You can’t be what you can’t see. I think we’re all starting to acknowledge that. So today I’m thrilled to introduce you to someone I’d love to see reflected in the next generation of leaders in this industry, please let me introduce you to Michelle Hill.
I had the pleasure of working with Michelle on an amazing project which brought together numerous data sources from multiple government departments and to create a public portal to investigate and interrogate this data in a dynamic and user-friendly way. This project was my very first #VizForGood and I feel privileged to have worked on such an initiative. Michelle is a phenomenal woman in many ways; she’s one of the bravest people I know, she’s incredibly talented, knowledgeable and brilliantly technical – but more importantly – she’s the type of leader I really hope we see more of in this industry.
Why do you do what you do?
I’ve always been interested in numbers and facts so working with data was such a natural fit for me. I managed a large data team within a state government department for eight years before resigning in 2015 to set up my own business – Success Measures. I mostly work as a data ‘translator’, helping organisations to make sense of their data and bridge their business and analytic functions.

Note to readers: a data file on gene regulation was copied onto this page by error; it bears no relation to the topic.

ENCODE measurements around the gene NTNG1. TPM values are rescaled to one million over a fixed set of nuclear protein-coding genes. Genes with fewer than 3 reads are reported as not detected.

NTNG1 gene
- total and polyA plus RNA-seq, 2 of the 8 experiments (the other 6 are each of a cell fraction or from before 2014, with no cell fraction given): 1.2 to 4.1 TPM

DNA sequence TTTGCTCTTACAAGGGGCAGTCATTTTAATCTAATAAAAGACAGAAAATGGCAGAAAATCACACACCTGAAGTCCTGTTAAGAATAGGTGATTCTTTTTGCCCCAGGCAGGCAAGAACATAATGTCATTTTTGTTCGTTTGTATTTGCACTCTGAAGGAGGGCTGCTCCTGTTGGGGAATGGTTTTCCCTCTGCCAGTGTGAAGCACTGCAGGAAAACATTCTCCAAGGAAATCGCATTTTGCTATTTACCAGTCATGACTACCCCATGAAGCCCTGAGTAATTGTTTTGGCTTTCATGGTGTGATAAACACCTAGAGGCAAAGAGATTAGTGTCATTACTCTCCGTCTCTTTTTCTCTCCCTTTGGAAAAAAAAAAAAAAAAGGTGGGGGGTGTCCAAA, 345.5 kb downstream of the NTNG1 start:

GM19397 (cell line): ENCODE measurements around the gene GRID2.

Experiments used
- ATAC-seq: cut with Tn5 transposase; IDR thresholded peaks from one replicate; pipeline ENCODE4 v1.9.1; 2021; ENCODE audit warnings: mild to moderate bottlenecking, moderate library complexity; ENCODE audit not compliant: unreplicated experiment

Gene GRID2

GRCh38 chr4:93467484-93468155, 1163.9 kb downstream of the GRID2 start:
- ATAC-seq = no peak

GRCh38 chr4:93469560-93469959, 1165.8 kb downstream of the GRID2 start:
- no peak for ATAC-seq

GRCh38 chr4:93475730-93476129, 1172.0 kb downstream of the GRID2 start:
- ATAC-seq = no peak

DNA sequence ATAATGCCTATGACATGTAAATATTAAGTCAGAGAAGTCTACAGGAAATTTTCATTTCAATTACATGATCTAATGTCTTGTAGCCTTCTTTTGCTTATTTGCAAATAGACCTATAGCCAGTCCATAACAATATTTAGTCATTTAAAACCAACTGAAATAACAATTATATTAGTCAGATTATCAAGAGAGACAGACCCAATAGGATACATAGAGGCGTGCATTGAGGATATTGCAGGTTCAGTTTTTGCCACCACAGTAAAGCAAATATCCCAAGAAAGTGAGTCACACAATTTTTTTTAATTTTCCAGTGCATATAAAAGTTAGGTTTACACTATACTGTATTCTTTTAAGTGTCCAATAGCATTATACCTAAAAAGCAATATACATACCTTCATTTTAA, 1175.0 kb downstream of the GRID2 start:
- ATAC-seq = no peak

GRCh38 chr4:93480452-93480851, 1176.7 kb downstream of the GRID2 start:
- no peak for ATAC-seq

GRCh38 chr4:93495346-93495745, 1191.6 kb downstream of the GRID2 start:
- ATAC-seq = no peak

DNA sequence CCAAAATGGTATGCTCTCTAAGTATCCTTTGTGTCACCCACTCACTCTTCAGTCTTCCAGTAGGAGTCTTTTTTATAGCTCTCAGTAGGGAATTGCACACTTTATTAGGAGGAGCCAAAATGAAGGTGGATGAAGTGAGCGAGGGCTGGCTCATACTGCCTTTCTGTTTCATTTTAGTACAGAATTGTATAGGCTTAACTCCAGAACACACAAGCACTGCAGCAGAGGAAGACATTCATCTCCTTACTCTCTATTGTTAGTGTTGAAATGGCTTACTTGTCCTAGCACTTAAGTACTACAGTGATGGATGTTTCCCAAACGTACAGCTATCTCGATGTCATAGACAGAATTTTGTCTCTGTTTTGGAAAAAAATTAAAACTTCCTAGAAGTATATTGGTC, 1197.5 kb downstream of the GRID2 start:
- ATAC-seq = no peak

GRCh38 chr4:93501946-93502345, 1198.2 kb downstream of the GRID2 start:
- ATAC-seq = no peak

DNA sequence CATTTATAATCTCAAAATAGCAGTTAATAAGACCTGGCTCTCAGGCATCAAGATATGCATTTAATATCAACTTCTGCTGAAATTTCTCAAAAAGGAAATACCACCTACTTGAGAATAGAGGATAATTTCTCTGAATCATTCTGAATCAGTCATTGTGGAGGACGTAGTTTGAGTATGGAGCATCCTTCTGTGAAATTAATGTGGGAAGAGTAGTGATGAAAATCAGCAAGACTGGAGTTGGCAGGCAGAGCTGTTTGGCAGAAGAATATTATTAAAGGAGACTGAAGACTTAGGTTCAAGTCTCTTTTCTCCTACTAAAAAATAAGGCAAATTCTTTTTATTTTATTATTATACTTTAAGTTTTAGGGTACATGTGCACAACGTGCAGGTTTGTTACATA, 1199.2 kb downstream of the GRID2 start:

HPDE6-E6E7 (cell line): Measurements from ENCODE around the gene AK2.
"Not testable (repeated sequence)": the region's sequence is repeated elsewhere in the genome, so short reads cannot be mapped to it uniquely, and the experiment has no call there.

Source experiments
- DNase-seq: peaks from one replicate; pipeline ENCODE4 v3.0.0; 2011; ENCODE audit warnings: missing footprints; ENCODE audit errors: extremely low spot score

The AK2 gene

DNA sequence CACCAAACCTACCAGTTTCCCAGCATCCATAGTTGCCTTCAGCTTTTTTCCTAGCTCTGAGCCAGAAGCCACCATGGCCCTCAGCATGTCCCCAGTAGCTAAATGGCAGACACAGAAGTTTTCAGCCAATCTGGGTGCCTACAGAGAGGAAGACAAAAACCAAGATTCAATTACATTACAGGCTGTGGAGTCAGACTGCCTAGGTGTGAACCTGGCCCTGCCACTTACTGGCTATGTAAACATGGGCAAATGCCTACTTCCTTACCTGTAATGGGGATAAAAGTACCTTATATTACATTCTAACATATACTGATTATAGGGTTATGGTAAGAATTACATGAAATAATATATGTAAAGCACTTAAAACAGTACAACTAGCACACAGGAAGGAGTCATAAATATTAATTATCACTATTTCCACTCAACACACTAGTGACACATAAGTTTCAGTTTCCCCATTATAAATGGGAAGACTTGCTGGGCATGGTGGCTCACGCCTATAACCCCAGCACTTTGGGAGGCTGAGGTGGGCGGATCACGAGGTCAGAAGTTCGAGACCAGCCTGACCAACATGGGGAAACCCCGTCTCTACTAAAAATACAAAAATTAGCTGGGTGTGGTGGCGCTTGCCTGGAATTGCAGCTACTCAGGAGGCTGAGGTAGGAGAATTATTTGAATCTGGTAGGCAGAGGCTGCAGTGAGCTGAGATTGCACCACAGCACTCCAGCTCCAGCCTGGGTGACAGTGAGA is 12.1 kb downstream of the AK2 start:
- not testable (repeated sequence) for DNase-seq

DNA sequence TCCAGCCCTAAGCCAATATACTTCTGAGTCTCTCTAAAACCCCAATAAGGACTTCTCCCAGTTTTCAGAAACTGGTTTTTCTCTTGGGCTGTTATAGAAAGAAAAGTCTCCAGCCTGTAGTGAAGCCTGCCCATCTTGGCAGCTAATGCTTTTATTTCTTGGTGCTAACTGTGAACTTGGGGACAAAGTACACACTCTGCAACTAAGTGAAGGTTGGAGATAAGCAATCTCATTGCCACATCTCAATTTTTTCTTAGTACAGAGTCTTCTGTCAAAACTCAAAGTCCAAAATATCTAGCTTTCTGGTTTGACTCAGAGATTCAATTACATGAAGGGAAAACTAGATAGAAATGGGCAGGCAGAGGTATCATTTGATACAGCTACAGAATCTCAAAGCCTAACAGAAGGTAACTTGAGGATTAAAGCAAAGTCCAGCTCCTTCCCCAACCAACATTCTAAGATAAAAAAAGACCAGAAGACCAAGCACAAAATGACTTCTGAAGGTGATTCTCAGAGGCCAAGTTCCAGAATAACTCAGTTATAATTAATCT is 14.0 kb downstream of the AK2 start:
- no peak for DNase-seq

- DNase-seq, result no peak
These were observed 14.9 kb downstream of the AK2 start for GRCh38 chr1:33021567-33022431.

How and where do you find inspiration?
I’m inspired by people who bring data to life using visualisation tools such as Tableau. I’m particularly in awe of data journalists, as they turn complex and sometimes confronting information into a compelling and influential story. The Guardian was a pioneer in this field in establishing their unique and award-winning Data blog.
An early inspirer for me was Siu-Ming Tam from the Australian Bureau of Statistics who compared data to sheet music. Most people look at sheet music, see the notes, but have no idea what the music should sound like. A musician can bring that music to life. Data visualisation professionals play a similar role in bringing data to life. They help people find the story in what was once a bunch of meaningless numbers.
What advice would you give to other women looking to succeed in this field?
Don’t be afraid to challenge outdated thinking and ideas. Start small when trying to sell a concept or an idea to your organisation. Develop something simple and achievable – a prototype – that can be used to demonstrate the potential of your idea and to get buy in. Trust your gut.
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